After revamping the inbound supply chain, AL went out to revamp the out-bound supply chain. The revamp of the out-bound supply chain (code named OSCARS II) had the twin objectives of improving customer satisfaction and reducing finished goods inventories, and reaching improved service levels with optimum pipeline inventory levels.
A customer survey and a study of benchmarks had come out with three major parameters for service level targets: order to delivery time, reliability of deliveries and availability of order status information. The customer could expect delivery in five days from the date of payment, for regular models. For multi-axled vehicles, the promised period was two to four weeks. The second promise was that the age of the vehicle when delivered would be a maximum of 90 days.

 

In the new structure, plant sales yards acted as national pools to hold rare models (called “strangers”) and excess of regional requirements. The next tier was made up of the five regional stock pools, which ensured just-in-time supplies to all regional sales offices.

 

Said Amol J Sandil, executive director, marketing, “Within the objectives of OSCARS II, namely, achieving efficient distribution and working capital management, we have been able to improve customer satisfaction by cutting down on delivery time.” He further added, “Qualitative improvements in demand forecasting and data management have been central to this achievement”. In 1999, AL also adopted Total Quality Management practices. The Hosur plant in Karnataka came out with a new TQM process which seemed to be a success. (Refer Table I).

 

Table I: The Seven Plus One TQM Method

 

Rule Objective Result
Total Cost Management (TCM) Cut Cost Within a year, operating cost as a percentage of plant turnover was down by a third.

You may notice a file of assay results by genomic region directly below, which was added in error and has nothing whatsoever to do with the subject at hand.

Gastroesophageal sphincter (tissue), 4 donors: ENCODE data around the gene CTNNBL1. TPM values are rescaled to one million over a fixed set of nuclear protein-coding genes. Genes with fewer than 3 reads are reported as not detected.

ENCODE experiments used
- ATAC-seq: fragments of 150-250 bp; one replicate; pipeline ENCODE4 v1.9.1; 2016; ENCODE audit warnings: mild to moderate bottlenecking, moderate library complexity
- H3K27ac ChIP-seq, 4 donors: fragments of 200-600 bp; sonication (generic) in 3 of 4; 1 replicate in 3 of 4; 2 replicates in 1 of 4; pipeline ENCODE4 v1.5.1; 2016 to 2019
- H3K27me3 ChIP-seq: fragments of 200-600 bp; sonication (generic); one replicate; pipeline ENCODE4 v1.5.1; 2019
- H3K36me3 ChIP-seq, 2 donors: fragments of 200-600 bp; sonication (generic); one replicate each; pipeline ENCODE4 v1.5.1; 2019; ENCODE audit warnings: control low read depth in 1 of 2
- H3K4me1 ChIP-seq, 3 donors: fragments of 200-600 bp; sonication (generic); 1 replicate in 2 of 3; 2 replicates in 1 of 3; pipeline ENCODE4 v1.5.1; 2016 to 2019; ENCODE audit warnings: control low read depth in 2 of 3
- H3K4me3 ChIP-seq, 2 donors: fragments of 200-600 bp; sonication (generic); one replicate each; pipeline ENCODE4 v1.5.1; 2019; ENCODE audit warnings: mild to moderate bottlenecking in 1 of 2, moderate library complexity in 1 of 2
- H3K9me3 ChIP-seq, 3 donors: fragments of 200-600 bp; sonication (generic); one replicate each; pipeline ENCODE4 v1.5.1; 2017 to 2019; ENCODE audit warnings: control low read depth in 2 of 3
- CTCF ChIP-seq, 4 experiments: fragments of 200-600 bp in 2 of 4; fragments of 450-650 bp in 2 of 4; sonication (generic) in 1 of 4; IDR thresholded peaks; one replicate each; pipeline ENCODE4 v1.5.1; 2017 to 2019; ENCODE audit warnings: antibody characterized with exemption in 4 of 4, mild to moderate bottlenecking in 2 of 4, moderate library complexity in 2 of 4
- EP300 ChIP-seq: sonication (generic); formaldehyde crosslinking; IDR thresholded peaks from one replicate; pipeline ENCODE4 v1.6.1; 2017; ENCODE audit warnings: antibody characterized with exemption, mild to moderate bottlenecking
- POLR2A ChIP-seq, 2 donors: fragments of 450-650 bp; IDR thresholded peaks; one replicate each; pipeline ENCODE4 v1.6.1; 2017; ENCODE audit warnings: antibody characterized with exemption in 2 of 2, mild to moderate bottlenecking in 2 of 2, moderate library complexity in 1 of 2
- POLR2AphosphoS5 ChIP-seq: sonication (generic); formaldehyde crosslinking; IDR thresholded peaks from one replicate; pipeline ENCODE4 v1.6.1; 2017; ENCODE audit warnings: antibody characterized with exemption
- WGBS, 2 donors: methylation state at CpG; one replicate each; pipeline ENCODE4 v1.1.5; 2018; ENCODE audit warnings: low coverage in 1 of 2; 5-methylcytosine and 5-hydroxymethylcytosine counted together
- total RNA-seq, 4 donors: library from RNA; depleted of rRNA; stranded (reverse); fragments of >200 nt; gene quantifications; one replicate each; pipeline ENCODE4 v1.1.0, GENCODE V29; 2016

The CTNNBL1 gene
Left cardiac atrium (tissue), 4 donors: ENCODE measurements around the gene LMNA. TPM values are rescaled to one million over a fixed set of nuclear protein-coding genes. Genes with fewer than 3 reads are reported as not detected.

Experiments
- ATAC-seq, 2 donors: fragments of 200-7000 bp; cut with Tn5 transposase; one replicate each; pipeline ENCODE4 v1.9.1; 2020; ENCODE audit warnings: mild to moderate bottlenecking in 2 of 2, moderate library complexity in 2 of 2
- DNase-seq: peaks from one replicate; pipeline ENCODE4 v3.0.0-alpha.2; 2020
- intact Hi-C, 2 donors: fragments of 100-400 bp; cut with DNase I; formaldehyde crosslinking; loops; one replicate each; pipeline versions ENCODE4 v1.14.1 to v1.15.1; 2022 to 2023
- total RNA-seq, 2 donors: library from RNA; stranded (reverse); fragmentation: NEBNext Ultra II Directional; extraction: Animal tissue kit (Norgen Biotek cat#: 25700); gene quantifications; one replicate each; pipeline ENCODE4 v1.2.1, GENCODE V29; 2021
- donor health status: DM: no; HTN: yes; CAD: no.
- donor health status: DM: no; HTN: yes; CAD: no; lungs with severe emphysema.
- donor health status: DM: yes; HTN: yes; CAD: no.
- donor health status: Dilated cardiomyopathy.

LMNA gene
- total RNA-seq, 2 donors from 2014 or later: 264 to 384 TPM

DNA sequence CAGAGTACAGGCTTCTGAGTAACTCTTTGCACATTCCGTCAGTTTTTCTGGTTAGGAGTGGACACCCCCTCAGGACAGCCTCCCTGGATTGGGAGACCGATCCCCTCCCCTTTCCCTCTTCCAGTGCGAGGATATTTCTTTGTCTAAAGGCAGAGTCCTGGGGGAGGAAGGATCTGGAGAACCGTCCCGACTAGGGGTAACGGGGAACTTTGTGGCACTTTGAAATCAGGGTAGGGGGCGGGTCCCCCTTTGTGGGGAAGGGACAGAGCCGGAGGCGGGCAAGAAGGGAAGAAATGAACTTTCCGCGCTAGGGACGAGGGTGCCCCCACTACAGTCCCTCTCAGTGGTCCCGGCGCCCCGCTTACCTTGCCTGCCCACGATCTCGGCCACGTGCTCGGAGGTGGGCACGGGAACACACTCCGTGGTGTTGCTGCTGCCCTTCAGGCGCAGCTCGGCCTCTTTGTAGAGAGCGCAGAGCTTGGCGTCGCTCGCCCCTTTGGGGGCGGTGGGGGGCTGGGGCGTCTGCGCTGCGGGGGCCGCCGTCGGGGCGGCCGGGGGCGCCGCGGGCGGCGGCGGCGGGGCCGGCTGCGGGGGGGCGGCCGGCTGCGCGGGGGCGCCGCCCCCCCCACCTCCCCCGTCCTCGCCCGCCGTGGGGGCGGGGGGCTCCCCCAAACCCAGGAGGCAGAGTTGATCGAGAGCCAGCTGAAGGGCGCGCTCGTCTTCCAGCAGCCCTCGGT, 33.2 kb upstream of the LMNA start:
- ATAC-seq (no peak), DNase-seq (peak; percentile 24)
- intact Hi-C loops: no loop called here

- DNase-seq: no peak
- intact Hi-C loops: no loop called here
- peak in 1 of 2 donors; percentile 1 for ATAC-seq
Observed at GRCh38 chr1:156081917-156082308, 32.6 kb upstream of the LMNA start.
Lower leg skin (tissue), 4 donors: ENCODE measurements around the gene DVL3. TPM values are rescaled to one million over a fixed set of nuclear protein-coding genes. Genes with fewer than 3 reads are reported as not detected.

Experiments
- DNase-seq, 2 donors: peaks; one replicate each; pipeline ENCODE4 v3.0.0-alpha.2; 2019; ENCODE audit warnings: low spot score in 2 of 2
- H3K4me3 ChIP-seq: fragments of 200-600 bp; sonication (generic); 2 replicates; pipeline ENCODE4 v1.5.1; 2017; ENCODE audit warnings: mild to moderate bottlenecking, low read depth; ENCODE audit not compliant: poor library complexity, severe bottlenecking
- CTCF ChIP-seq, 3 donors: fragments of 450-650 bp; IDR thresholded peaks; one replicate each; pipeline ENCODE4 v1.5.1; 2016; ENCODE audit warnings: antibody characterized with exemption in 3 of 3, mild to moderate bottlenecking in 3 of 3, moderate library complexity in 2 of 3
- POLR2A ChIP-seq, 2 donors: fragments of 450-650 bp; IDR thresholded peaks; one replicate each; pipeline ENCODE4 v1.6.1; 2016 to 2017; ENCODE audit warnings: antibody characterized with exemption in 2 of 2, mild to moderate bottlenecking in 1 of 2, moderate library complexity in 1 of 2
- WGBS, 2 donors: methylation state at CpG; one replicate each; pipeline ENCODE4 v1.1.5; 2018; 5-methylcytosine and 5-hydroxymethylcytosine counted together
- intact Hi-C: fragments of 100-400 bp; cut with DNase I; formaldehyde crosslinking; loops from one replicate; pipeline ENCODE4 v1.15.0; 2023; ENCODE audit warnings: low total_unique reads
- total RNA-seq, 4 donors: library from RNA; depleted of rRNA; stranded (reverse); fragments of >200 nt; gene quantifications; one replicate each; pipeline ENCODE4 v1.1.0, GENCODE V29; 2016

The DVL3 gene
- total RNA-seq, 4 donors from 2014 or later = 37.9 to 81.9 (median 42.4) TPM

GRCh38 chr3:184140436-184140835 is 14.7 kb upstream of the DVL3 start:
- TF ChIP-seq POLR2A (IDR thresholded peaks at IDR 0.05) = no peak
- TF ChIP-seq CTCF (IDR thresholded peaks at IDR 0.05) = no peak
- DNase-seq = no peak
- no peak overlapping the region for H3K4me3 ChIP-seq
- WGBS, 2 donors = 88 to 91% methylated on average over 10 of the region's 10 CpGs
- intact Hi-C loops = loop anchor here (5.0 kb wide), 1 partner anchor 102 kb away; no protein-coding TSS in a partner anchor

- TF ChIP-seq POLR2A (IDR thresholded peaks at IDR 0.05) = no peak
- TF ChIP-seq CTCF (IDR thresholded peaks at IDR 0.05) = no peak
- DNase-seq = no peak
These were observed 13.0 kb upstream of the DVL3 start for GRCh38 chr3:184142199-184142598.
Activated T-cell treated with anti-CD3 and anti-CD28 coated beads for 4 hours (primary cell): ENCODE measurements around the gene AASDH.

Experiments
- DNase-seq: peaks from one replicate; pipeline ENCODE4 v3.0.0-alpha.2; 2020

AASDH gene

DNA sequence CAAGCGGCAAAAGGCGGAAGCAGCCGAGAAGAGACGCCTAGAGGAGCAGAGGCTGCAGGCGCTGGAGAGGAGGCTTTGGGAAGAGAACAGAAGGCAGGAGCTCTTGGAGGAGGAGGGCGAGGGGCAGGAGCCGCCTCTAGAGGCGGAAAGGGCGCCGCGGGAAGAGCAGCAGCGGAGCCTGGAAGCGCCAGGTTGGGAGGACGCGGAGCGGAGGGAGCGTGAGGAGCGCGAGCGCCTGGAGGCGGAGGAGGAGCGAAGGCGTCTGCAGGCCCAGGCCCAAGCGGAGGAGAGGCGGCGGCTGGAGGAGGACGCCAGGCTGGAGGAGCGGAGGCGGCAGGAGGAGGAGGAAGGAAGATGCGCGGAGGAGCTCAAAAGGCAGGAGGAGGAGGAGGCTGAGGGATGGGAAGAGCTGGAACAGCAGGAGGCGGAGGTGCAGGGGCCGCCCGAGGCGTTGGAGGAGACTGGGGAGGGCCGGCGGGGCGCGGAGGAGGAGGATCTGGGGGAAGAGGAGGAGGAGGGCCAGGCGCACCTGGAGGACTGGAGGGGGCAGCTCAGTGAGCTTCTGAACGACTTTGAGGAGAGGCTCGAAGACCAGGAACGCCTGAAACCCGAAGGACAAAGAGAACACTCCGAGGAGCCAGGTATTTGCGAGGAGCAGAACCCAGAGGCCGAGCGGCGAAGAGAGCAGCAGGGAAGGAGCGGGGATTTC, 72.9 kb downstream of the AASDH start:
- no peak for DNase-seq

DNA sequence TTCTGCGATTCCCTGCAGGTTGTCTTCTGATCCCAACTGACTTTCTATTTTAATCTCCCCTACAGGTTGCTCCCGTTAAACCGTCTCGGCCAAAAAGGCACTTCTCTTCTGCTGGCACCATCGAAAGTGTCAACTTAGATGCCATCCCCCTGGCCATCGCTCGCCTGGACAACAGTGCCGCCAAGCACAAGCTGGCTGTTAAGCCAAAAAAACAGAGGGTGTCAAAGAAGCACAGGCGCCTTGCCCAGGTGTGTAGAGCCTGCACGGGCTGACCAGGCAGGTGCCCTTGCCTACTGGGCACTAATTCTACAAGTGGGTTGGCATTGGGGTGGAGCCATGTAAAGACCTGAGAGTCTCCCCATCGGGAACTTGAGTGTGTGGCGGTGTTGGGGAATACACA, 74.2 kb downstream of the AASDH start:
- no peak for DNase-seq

Energy Management Optimize energy loss Overall energy saving. Average power cost per product reduced by 30.06% without additional investment.
Value Engineering (VE) Efficient material usage Substantial reduction in the chasis cost.
Cross Functional Teams (CFT) Synergy The very first CFTs resulted in savings of Rs. 18.2 million.
Suggestion Scheme Involve everyone The quick handling of suggestion has resulted in continuous, suggestions to cut cost and improve quality.
Inventory Management (IM) Better housekeeping Probably the best IM today in the Industry that has resulted in a lot of saving.
Shop Investment Programme Monitor and Utilize Fix Operating cost as per cent of shop turnover machines efficiently.
Plus One Training Training across all levels in the organization.

Source: ‘Geared Up’, A&M, November 15, 2000.

 

However, with all these activities at the shop floor, AL did not lose sight of the customer. To understand customer needs and assimilate the knowledge, AL adopted ‘4P’ Programme: Probe, Prioritize, Plan and Position. This worked in tandem with manufacturing as part of a cross-functional team (CFT). The CFTs worked towards continuous improvement in products and marketing. AL also built a ‘marketing information system’ (MIS) to monitor the trends and forecast demand from the inputs of the dealers and field executives.

 

The Comeback

 

In the first half of 1999-2000, AL recorded a net profit of Rs 1.9 crore on sales of Rs 1,092.8 crore, against a Rs 36.7 crore loss for the corresponding period in 1998-99. This seemed to have been possible due to operational efficiency resulting from strategic raw material sourcing, with fewer sources and higher volumes, which cut costs; better control over process inputs by tightening supply chain and inventories and; reduced operating expenses through cost savings on energy, tools, spares and adoption of preventive maintenance policies. In 1999-2000, raw material costs were down 1-2% and inventories reduced by Rs 300 crore. Also in 1999-2000, AL sold 37,859 heavy commercial vehicles (HCVs), 27% more than it did in 1998-99. AL’s total income in 1999-2000, at Rs 2,611.41 crore was 25% higher than the corresponding figure for 1998-99. Its operational profits in 1999-2000 was Rs 55 crore, Rs.77 crore more than the Rs 12 crore operating loss it had made in 1998-99.

However, analysts felt that the comeback of AL could be attributed to the end of the recession. They cited the example of its main rival, TELCO, which also registered a 37.5% growth in sales volumes in 1999-2000. For AL officials the ‘bad years’ between 1997 and 2000 made it pinpoint its focus on critical issues like cost-reduction, operational improvement, and market penetration. Commented, R. Seshasayee, Chairman, AL, “The recession made us hasten the process of improvement that we had been working on for some time.”